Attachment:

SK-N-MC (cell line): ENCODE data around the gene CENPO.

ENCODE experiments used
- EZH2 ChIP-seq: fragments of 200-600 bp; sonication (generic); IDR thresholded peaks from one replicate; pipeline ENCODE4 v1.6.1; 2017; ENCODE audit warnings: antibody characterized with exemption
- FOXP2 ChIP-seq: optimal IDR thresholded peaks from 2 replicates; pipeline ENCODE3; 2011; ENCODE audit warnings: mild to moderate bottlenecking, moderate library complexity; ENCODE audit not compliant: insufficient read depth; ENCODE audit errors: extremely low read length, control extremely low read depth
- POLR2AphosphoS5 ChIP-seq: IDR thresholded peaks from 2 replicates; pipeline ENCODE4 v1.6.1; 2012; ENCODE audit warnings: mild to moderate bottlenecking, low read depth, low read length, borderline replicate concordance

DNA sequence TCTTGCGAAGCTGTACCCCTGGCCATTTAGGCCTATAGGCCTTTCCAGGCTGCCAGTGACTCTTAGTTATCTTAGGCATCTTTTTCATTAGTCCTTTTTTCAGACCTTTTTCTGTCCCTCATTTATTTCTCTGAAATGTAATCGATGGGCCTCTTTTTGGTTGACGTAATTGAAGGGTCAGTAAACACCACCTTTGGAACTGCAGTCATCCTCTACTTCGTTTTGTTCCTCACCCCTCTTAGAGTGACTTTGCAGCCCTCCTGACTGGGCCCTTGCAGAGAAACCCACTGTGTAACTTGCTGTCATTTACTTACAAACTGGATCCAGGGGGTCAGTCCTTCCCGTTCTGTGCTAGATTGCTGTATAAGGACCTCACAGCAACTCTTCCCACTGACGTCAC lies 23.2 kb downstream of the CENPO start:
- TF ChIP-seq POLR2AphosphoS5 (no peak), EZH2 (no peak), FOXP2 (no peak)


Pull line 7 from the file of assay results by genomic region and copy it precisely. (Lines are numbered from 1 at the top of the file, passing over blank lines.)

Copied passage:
- TF ChIP-seq POLR2AphosphoS5 (no peak), EZH2 (no peak), FOXP2 (no peak)